What appear to be opposites are in fact aspects that Patrick Hundorf is effortlessly combining. Born and raised in Germany, he is not only an animal-loving hunter, ecologist, and ornithologist, but also a committed protector of the habitats and species of his homeland. In his eyes, loving nature and hunting responsibly are branches of the same tree.
All animals, no matter whether they may be hunted or not, are dear to Patrick Hundorf’s heart. Together with his hunting friends, he is protecting and preserving the native animal species in his hunting region located in the Sauerland, Germany, and beyond.
The diverse hunting grounds spread over almost 1,000 hectares (about 2,500 acres) across the highlands and offer to the most diverse habitats. The forests, fields, streams, and quarry are home to roe deer, wild boar, hare, mallard ducks, pigeons, predator game, and raccoons. There are also some endangered animal species, which are not hunted, such as the Eagle Owl, the Black Stork, the Red Kite, the Fire Salamander, and the Great Grey Shrike. For that reason, the area is of high ecological value.
However, not everything is sunshine and roses. The season 2018/19 was devastating for the forest stand in Patrick Hundorf’s hunting grounds. Drought, storms, and the bark beetle were straining the forests, resulting in bare areas. Landowners and rangers realized that only healthy mixed forests are up to these challenges. Such tree populations are robust, help the climate, and support species protection. In order to develop mixed forests, one needs a healthy stock of game. A more diverse tree population can prosper much more easily if hunters focus their efforts on bagging roe deer in these areas. Consequently, they would hunt less in other regions. With these measures, hunters are actively contributing to preserve the forest, protect biodiversity, and help adapt the ecosystem to better meet the challenges of climate change.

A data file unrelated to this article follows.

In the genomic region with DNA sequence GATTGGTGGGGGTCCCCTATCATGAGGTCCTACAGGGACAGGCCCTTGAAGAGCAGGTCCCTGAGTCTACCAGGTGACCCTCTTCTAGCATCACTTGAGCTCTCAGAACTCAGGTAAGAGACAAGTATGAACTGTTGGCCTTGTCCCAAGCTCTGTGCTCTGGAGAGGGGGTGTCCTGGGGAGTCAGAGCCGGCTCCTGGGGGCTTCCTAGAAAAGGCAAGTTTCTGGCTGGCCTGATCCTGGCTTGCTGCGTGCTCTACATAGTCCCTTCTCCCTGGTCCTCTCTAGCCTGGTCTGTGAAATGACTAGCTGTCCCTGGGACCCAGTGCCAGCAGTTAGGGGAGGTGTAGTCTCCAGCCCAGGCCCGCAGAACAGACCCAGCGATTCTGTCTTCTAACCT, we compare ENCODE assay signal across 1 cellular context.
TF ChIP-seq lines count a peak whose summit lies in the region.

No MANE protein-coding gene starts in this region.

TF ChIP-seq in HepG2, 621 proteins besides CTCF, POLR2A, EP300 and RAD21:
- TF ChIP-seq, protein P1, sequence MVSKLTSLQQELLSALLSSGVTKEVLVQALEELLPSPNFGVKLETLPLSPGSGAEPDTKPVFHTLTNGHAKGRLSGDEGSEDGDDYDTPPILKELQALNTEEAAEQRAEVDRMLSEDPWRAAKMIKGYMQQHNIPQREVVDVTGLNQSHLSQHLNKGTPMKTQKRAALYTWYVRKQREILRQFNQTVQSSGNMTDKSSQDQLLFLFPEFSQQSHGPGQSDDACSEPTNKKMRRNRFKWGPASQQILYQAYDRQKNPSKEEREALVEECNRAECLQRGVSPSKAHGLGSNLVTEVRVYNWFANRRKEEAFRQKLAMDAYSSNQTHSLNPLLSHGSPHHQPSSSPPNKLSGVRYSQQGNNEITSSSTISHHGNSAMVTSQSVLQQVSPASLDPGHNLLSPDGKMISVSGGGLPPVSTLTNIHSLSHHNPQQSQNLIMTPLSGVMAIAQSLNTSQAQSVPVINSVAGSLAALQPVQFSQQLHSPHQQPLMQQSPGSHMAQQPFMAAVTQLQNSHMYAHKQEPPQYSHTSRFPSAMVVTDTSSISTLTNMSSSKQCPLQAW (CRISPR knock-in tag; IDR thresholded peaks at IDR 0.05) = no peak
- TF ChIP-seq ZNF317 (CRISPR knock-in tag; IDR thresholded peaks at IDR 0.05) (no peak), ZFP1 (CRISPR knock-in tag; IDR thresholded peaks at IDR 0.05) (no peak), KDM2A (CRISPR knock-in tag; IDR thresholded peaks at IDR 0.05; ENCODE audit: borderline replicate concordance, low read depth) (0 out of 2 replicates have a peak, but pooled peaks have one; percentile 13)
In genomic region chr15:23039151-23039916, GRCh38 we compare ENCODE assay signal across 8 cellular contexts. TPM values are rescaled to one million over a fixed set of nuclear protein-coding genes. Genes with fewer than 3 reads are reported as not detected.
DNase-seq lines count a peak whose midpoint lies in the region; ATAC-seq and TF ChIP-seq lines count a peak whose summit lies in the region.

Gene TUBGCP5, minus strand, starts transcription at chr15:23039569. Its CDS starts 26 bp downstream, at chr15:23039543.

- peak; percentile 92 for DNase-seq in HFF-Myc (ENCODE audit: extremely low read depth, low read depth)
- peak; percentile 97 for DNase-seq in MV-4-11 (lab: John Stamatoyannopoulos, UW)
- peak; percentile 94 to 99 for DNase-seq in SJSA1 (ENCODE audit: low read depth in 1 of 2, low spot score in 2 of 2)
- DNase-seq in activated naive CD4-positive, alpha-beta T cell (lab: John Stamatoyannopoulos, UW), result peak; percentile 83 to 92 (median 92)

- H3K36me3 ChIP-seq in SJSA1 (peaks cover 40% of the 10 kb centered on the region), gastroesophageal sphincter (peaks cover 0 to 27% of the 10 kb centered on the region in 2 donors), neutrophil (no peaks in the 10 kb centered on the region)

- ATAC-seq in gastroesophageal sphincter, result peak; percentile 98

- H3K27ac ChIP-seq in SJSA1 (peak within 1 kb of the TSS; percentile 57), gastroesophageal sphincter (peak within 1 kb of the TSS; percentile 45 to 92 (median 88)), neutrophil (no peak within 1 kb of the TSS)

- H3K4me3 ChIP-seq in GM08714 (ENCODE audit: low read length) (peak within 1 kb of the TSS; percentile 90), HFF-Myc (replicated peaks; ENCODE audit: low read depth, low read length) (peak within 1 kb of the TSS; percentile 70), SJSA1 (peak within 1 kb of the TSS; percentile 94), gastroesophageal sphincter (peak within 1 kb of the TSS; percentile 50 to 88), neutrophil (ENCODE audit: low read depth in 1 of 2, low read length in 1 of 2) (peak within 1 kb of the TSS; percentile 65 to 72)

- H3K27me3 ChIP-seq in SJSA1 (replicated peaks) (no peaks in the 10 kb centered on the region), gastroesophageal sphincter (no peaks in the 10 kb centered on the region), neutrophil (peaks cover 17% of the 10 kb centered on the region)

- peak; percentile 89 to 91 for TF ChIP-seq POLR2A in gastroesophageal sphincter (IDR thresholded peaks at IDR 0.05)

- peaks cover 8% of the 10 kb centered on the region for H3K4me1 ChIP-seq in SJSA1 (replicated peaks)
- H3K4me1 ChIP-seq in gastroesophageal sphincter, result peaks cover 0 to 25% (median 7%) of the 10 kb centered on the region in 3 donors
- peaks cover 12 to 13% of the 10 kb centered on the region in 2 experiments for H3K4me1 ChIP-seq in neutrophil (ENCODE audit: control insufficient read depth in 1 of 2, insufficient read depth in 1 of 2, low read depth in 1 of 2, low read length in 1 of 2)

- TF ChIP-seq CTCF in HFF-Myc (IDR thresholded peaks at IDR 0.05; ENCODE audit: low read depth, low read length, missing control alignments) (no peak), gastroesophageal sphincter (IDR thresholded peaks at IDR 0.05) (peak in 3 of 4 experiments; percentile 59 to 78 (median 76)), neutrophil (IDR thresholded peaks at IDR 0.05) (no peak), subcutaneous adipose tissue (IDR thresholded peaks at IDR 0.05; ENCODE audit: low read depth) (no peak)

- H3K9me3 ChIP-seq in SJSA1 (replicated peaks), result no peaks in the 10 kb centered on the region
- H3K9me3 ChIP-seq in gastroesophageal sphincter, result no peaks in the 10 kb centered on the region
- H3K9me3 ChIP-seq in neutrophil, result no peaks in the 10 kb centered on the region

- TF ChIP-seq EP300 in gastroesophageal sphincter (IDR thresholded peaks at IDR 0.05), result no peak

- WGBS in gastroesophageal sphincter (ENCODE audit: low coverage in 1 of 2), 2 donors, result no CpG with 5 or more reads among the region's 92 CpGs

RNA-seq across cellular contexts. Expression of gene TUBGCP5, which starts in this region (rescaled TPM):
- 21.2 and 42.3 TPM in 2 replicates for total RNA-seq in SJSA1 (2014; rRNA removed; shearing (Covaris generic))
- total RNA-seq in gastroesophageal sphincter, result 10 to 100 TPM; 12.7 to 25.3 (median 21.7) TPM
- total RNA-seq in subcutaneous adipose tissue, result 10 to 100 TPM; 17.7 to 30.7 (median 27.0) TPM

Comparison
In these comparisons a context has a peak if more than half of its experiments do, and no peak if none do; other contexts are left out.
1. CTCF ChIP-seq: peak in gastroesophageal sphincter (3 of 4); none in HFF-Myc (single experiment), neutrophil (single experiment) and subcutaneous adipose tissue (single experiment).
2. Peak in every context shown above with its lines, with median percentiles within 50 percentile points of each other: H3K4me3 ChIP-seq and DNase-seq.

Besides preserving nature through hunting, Patrick Hundorf is involved in various projects safeguarding the local fauna. For these endeavours, he is supported by SWAROVSKI OPTIK. Patrick Hundorf relentlessly examines the populations in their habitats - regardless of whether the Golden Eagle, the Fire Salamander, the Northern Lapwing or the Corn Bunting are the object of investigation – in order to actively contribute to the preservation of biodiversity.
As ecologist and attentive observer, Patrick Hundorf has been noticing numerous negative developments over the years. Their impact has become more and more apparent in recent time.
especially due to the fact that today everyone seems to be talking about protecting nature. The drastic decline in insects is raising awareness for the radical changes in the ecosystem. In Bavaria, a referendum for biodiversity has shown that the German population cares for the future of their natural heritage.